Overwatch happens to be one of the most popular games around right now and while it isn’t particularly stressful upon a system’s resources, its Epic setting can provide a decent workout for all but the highest end GPUs. In order to eliminate as much variability as possible, for this benchmark we use a simple “offline” Bot Match so performance isn’t affected by outside factors like ping times and network latency.
I don’t typically dedicate a whole page to power consumption but there’s a pretty substantial story lurking behind the numbers you see below and how they directly relate to TDP claims from both Intel and AMD. Without getting too technical, the way these two companies go about measuring TDP is fundamentally different from one another. Intel themselves published a very comprehensive and quite neutral White Paper (Word doc download) about the differences a few years ago and its worth a quick read if you have a chance.
What you need to know is that TDP values are a universally poor way to determine actual power consumption for end users since they are simply thermal design guidelines that are given to system integrators. As I say in every review, TDP is not actual power consumption so don’t take it as such.
As both Intel and AMD recommend, the best way to measure true power deltas between processors is via a simple (yet calibrated) power meter plugged into the wall outlet. That’s exactly what we do but add in a controlled 120V power input to eliminate voltage irregularities from impacting the results.
You may remember that earlier in this review I mentioned the Kaby Lake-X processors were given higher TDP ratings due their upscaled packaging and some other factors. Those TDP ratings my not directly translate to power consumption but there’s no denying the i7-7740X and X299 platform consume more power than the i7-7700K and Z270. It isn’t a massive amount but its still measurable.
Some of this could also be due to platform maturity since I still don’t feel like the processor’s C-States and Turbo modes are properly implemented, even after numerous revisions in the days leading up to launch. Hopefully as time goes on additional refinements will be built in and we’ll see the gap narrow somewhat.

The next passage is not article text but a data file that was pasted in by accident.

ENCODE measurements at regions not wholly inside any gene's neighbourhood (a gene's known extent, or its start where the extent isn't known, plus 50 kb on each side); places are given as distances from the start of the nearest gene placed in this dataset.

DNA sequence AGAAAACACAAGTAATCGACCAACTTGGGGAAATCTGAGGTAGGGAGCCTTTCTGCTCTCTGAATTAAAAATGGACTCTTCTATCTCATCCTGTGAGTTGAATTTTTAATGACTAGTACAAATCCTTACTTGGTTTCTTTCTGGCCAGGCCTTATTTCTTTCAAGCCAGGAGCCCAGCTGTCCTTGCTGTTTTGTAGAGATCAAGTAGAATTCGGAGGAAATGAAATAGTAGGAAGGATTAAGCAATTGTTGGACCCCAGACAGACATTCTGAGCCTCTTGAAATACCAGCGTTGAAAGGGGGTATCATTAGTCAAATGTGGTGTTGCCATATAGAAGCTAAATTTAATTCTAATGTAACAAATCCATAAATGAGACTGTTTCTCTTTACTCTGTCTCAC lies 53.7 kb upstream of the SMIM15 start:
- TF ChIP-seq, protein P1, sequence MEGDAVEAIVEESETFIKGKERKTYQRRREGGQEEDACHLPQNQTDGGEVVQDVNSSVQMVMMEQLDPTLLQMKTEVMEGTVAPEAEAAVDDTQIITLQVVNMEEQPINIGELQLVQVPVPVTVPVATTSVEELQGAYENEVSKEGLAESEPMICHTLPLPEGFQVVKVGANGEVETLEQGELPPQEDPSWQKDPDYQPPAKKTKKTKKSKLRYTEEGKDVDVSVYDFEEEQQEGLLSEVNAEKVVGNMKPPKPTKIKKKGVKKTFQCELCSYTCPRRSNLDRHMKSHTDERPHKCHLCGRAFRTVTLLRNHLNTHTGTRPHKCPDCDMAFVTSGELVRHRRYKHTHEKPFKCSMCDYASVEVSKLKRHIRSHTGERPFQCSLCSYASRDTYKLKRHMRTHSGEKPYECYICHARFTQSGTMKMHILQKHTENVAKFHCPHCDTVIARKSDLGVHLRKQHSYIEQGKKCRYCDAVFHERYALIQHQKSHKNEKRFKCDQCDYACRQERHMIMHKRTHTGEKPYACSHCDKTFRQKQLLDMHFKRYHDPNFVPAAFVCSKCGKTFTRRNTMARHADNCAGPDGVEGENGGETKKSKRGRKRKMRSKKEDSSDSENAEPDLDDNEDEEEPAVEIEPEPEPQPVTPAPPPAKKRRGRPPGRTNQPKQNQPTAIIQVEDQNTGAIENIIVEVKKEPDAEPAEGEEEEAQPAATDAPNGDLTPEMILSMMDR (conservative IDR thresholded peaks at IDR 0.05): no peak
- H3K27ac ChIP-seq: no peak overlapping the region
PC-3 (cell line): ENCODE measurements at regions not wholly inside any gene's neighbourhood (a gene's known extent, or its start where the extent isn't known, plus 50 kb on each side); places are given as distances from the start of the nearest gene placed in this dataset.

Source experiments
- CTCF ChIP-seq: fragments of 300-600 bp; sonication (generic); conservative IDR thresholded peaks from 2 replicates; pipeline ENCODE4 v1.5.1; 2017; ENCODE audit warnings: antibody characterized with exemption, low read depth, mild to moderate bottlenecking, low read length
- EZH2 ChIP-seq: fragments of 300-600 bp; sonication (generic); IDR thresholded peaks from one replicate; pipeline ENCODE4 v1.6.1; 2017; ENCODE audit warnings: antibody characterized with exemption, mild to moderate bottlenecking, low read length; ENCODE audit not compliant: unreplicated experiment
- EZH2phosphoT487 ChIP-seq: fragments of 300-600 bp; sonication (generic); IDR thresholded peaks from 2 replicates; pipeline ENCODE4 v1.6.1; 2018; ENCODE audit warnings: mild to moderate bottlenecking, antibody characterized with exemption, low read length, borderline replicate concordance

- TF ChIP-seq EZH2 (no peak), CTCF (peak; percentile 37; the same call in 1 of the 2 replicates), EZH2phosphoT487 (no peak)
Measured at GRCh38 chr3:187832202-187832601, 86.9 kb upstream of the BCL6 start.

I’m going to keep this section a lot shorter than I normally would since with the rushed nature of this launch I haven’t had much time to play around with the lone Kaby Lake-X processor I have in hand. With that being said, if there is one thing Intel did well on this Core-X lineup it’s overclocking. The i7-7740X has a good amount of additional TDP headroom and according to our contacts at various motherboard vendors, these chips should easily hit between 5.0 and 5.5GHz with proper cooling.
Now the term “proper cooling” is a loose one since it doesn’t necessarily mean water cooling. Rather, I was able to easily overclock my engineering sample with a relatively simple Noctua NH-U12S. Naturally the larger 10 core CPUs will require substantially more heatsink mass but don’t start thinking that you’ll need to spend $100 or more on a cooler to achieve optimal clock speeds.
After retesting a number of Ryzen processors over the last few weeks, I have to say that overclocking on this X299 platform is like breath of fresh air. Instead of a struggle ending with smashing face first into a wall at 4GHz, the i7-7740X easily blazed through the 5GHz mark on its way to an even 5.1GHz. And this was after a mere 15 minutes of trial and error and an hour of stress testing to insure the overclock was stable. I’m sure that given a few more hours I would have been able to go quite far beyond that point.
Conclusion: What a Tangled Web We Weave
The lead up to Intel’s Core-X launch has been filled with critique, some of it well placed and the rest based off of a simmering anger against Intel which has in many cases led to very real bias. A good amount of that angst stems from the fact that many enthusiasts feel Intel’s HEDT platform’s cost structure has reached the point where it is no longer a viable solution. The i7-7740X featured in this review goes a long way towards lowering the cost of entry into X299 territory but that doesn’t necessarily make it a good value.
At first glance the i7-7740K seems to be exactly what the doctor ordered: it has a solid architectural pedigree, high clock speeds and a price that looks pretty appealing given the tangible benefits we’ve been led to believe X299 brings to the table. After crunching the numbers it looks pretty competitive as well, that is until there’s further analysis and you realize that not much has changed with Intel’s approach to segmentation.